Tony Collins

Tony Collins

Tony Collins is a professor of history at De Montfort University. His books include 'Sport in Capitalist Society' and 'The Oval World'.

Euro 2016: A Free Kick for Nationalism
Wednesday, 13 July 2016 13:37

Euro 2016: A Free Kick for Nationalism

Published in Sport

Tony Collins outlines the historical background to the recent European Cup debacle.

It’s summer. It’s an even-numbered year. So it must be time for another festival of media angst about the fortunes of the England national football team. After yet another failure in Euro 2016, the bi-annual handwringing over England’s lack of success in one of football’s major tournaments is again underway. And this year it is given added importance by the nostalgia generated by the fiftieth anniversary of England winning the World Cup in July 1966.

But whether it’s the overt nationalism of the ‘Two World Wars and One World Cup’ chants or the rose-coloured memories of Bobby Moore and Swinging London in 1966, the starting point for the debate about the England team is always the idea that England is not living up to its status as a global soccer power and that the ‘home of football’ has been eclipsed by lesser nations.

The discussion is not so much about the state of football as it is the state of English nationalism. But that should not be surprising, because when we look at its history, the story of the England football team has never been really about football. It has always been about English nationalism.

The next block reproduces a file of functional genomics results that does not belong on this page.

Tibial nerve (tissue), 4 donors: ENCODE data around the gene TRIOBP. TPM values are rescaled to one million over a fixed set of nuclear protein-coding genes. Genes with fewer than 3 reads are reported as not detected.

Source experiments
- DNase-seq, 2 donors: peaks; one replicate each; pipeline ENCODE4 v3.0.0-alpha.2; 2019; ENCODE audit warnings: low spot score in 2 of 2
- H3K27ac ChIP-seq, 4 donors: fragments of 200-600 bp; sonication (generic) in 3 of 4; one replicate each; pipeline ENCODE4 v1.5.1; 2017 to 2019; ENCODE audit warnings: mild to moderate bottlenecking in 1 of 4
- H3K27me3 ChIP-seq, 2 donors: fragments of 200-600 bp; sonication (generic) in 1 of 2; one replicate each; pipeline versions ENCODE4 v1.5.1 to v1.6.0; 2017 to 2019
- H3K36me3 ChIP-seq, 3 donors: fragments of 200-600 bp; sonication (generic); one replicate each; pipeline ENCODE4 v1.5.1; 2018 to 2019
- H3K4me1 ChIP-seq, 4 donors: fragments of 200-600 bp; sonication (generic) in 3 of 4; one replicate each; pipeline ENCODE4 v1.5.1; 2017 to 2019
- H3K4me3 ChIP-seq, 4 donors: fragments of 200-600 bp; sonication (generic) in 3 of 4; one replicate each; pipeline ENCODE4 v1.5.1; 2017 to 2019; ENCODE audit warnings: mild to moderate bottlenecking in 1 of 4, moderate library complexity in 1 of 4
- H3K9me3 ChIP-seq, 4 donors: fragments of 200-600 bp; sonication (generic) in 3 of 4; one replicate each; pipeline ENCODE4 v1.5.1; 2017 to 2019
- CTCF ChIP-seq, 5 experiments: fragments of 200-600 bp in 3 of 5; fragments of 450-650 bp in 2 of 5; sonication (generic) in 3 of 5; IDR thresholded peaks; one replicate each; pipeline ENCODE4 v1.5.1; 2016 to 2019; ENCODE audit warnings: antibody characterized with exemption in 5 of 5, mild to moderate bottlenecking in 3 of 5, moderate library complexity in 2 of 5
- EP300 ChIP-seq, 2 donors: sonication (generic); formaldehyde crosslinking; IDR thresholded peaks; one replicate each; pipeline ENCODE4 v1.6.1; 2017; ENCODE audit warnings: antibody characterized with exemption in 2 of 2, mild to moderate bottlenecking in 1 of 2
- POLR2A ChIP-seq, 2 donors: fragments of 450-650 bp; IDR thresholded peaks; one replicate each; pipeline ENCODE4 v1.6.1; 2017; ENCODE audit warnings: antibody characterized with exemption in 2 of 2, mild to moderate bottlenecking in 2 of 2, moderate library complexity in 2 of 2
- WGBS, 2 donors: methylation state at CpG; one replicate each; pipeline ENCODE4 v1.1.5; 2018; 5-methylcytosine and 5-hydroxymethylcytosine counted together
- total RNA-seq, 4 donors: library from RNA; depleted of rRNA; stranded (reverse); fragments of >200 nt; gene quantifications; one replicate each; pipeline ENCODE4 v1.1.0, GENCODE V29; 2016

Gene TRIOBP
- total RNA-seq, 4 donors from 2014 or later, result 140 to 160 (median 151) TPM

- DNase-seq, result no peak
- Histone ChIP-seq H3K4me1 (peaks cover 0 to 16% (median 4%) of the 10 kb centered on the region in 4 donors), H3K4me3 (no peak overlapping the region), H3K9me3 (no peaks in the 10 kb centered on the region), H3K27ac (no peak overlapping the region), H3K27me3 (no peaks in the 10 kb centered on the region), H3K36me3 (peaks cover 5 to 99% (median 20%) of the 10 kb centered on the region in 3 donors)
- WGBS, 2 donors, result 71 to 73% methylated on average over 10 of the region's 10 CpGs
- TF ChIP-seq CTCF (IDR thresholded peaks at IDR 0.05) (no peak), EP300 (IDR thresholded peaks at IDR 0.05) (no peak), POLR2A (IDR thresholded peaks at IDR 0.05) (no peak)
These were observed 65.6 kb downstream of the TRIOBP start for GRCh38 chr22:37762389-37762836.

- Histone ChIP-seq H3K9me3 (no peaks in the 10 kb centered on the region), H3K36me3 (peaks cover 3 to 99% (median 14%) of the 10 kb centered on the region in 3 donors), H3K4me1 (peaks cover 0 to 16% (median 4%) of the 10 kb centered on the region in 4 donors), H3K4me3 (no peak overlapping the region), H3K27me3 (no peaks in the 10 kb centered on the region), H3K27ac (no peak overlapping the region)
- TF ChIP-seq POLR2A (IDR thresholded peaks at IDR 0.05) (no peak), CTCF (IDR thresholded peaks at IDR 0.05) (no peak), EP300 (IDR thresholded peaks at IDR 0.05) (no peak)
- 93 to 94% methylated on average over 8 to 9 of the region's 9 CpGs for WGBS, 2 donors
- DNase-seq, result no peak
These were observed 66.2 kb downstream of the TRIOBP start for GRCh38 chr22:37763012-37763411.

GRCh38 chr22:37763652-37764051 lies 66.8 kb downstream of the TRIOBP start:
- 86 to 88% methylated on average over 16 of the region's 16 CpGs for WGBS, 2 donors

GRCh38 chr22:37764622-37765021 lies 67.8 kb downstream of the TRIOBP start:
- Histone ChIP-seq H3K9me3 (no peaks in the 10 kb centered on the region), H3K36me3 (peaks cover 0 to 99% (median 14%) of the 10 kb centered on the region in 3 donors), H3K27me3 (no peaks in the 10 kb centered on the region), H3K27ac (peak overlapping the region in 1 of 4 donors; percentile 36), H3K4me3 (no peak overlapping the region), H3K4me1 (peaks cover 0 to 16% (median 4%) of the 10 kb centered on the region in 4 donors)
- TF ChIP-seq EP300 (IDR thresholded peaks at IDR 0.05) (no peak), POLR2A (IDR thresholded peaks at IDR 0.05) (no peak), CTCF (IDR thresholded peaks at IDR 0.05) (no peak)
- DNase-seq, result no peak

The England team began as a reflection of Victorian Britain’s rigid class structure. Until 1900 the captain of the England side was always a middle-class amateur (as it was in cricket until 1952) who generally only met his working-class professional team-mates on the day of the match.

Before the First World War the England team had little of today’s national prestige. Football was primarily club-focused, not least because the Football Association (FA) was disdainfully uninterested in football outside of Britain.

Totalitarian Football

It wasn’t until the inter-war years, when international sport became politically and diplomatically important, that the England football team acquired the national prominence so familiar today. And the FA and the England side had no qualms about lining up alongside Europe’s fascist regimes.

In 1935, England played Germany for the first time since Hitler had come to power. The FA egregiously chose to play the match at White Hart Lane, the home of Tottenham Hotspur, a club even then closely associated with London’s Jewish community.

Amid protests from the labour movement and Jewish organisations, the match went ahead despite the fact that a few weeks earlier the Nuremberg laws had deprived Jews of German citizenship and banned marriage and sex between ‘Aryans’ and Jews. Sport came before politics, insisted the FA hypocritically, despite its self-consciously political role.

Most notoriously, in May 1938 the England side gave the Nazi salute before their international against Germany in Berlin, barely two months after Hitler had marched into Austria. Although after World War Two it was claimed the team was reluctant to raise their arms in the Seig Heil salute, there was no evidence at the time - and a year later the team again gave a fascist salute before their 2-2 draw against Mussolini’s Italy in Milan’s San Siro stadium.

 

England team give Nazi salute in Berlin, 1938

1966 And All That

After the Second World War, the England team was enrolled on the side of the West in the Cold War. But this did not go to plan. In 1953 England hosted Olympic champions Hungary at Wembley. Far from demonstrating their supremacy, the team was destroyed 6-3. Anyone who thought that this was an aberration was sorely disabused in the return match six months later, when the Hungarians once again eviscerated England 7-1.